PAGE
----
The goop Entertaining Cheat Sheet
These are the tips and tricks we try to abide by while entertaining over the holidays to keep the crazy to a minimum. We use two of our holiday meals, Hanukkah Dinner and Christmas Breakfast, as a guide, explaining how we would prepare for each starting a week out.
First: For a special occasion, it’s nice to have your menu designed and printed out for the table. We asked our bespoke stationery friends over at Romeo + Jules to set ours into the beautiful menus below.
A Week Before
Finalize your guest list. If you’re having anyone other than immediate family, it helps to know exactly who’s coming at this point so you can start planning.
Make your playlist. Now’s a good time, before the storm, to choose your music.
Music to Entertain
Three Days Before
Plan the table. If you’re using linens, make sure they’re clean and pressed. Or if you’d rather skip all the posh stuff, roll up your napkins and tie them in a piece of twine, which you can also tie nametags to. Figure out which cutlery and dishware you’re going to use for the occasion (if you have more than one option) and set them aside so you won’t have to wash them last minute. Make sure wine glasses are intact, there are enough seats for everyone coming, and whether you’ll have a centerpiece.
Polish the silver. If you have some silver from your grandmother or your wedding and it’s been sitting in a drawer for the past year, now’s a good time to bust out the polish.
Some Shotcut Tabletop Ideas
We’re obsessed with these disposable cotton napkins, which you can also wash and re-use. For a more casual dinner—or something that involves messy hands like lobster or ribs—put two rolls in the middle of the table in paper towel holders and let people take them as needed.
These porcelain fortune cookies from Australian homeware site, Society Inc., are kind of brilliant for entertaining.
Two Days Before
Finalize your menu. You probably have a pretty good idea of what you’re making, but two days before the event, your menu should be set so you can start planning your shopping.
Make a list. Write down very ingredient you’ll need for each course—and then winnow it down to a shopping list. Don’t take anything for granted (i.e., check to make sure that you have enough olive oil).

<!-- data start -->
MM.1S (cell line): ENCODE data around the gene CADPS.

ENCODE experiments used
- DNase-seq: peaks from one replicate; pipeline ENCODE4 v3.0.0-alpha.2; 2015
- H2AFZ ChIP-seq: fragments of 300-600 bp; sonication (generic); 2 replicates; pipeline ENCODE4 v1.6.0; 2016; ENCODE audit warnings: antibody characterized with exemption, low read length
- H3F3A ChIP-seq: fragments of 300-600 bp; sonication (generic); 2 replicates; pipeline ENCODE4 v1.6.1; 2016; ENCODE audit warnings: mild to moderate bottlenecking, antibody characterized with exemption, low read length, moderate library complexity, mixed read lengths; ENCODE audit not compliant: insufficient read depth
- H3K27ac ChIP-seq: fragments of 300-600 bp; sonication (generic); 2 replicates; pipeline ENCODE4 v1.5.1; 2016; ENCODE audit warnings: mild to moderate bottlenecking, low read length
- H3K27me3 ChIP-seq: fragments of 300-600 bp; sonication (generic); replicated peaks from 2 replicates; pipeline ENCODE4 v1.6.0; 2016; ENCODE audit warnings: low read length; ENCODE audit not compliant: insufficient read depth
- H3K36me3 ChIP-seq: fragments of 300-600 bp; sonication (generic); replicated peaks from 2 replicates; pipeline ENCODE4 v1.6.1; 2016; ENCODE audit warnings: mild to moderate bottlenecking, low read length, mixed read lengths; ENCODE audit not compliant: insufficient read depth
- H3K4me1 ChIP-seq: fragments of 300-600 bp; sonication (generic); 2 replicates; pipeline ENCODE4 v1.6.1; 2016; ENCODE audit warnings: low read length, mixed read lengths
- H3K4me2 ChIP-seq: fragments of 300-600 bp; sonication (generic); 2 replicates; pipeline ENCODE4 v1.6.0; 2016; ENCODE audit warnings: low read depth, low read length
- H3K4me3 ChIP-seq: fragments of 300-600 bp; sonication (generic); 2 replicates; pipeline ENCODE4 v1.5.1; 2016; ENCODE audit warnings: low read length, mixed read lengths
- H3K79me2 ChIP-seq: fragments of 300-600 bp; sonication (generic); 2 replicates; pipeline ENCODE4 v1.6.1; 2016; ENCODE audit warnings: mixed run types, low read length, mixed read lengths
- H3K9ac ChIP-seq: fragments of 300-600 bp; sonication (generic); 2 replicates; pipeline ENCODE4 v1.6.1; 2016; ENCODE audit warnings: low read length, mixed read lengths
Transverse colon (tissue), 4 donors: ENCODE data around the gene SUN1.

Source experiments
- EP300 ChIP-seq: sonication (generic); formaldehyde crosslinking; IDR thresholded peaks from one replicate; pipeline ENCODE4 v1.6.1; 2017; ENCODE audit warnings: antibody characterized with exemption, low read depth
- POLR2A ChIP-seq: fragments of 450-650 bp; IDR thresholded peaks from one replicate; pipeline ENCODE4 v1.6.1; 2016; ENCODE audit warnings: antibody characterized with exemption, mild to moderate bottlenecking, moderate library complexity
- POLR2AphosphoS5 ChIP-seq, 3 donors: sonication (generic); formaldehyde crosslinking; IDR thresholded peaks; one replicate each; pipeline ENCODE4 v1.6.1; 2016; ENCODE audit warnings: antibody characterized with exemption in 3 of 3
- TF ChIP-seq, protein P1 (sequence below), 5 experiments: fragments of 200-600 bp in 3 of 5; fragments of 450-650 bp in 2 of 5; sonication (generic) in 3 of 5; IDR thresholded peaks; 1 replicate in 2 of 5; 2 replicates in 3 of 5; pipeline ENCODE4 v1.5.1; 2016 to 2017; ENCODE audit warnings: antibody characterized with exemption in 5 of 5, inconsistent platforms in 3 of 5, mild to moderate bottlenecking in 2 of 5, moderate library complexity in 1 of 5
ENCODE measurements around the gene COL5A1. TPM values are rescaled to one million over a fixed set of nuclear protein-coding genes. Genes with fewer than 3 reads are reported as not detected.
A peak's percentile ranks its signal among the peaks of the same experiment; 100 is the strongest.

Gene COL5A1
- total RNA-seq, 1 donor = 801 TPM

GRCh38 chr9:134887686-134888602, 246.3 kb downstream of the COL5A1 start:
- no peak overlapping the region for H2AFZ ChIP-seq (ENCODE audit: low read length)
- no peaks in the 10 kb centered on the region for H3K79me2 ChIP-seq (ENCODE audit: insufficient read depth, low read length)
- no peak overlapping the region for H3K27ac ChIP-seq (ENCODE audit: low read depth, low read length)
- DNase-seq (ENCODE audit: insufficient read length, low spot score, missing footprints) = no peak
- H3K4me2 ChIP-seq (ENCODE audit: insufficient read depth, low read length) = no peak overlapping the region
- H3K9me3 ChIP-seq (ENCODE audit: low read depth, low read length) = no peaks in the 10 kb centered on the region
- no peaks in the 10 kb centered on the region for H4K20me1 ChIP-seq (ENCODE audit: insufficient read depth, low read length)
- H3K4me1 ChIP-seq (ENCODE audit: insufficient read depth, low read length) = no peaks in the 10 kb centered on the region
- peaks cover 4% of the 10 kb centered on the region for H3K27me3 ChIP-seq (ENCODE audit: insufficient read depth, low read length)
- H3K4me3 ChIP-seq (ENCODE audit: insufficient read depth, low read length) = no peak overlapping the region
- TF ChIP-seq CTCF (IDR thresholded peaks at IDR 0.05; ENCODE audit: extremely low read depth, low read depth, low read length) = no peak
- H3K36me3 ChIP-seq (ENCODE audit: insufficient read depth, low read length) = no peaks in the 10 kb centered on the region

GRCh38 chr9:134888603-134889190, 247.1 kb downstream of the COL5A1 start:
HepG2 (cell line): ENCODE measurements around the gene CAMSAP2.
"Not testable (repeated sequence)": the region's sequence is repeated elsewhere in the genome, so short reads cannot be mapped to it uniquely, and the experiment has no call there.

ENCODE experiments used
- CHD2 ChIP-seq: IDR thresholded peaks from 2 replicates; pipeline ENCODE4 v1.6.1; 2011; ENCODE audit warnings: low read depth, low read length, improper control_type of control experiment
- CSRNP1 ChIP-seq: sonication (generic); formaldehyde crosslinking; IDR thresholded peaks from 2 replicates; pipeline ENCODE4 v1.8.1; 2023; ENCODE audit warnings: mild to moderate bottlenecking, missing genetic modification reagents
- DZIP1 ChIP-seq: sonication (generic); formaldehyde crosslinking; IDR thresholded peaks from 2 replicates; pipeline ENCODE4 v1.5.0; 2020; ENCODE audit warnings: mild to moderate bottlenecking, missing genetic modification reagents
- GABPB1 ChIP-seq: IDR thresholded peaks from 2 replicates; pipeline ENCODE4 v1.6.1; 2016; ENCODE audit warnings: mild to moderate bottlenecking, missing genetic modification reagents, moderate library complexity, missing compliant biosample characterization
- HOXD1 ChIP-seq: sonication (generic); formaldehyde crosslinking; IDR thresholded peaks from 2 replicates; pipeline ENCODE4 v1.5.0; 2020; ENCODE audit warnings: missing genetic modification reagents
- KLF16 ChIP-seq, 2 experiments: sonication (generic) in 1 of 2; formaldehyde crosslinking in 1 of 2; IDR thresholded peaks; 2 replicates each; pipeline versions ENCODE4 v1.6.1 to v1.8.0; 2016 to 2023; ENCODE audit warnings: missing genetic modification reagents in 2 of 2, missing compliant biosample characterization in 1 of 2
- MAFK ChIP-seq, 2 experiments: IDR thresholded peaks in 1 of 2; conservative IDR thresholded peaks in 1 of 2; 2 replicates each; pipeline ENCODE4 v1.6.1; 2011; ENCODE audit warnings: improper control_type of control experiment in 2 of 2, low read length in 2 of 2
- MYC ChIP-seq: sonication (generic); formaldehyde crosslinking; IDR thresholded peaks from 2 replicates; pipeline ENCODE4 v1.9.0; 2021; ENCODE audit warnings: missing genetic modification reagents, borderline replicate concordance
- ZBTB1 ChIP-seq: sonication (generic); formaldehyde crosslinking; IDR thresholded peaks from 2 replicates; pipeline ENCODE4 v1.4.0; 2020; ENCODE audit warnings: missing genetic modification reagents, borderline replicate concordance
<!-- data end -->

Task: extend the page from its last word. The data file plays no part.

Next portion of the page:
Order groceries. I rely on grocery delivery to make my shopping easier and keep the running around to a minimum. Ocado in the UK is great, and if you’re in the States, check out Fresh Direct or Instacart. It’s also a good idea to figure out now which items you’ll have to get from a specialty store, as you don’t want to be standing in the middle of Whole Foods on Christmas Eve realizing they don’t in fact carry Herbs de Provence salt. (Nightmare).
Get the Wine. Now that you know what you’re cooking, you can buy your wine. Get some pairing tips here.
The Day Before
Shop. Now’s the time to get anything that isn’t going to be delivered. Wash all your veggies and marinate any meat or fish that needs it.
Get your flowers. It’s best to pick up the flowers for your table the day before, giving them a day to open up and look their best.
Get organized. Organize all the ingredients for each course in one place. For example, for the Hanukkah Dinner latkes, place the egg, sour cream or crème fraiche and smoked salmon on the same shelf in the fridge.
Then, place the apple, potato and matzo meal together in your pantry. This way when you start to make the latkes the day of, you can just grab and go.
Order pizza. It’s best to eat a quick dinner with no clean-up to keep your kitchen and table free for prep.
Set the table. Lay your tablecloth, linens, wine glasses, etc. all out.
Prep the after dinner course. While our menus don’t include homemade dessert, we usually serve a cheese course, fresh fruit, or chocolate post-meal. Prepare whatever you’ll serve now, so you won’t be stuck in the kitchen after the meal is through and everyone else is merrymaking.
Make anything you can ahead. If there’s anything you can make now, do it.
The Napkin Situation… We’ve spent a good amount of time trying to fold dinner napkins. Then we found these. Twine works wonders also.
For Hanukkah Dinner…
Make the Salsa Verde and pop it in the fridge. Tomorrow when the fish is cooked, all you’ll have to do is transfer the sauce to its serving dish.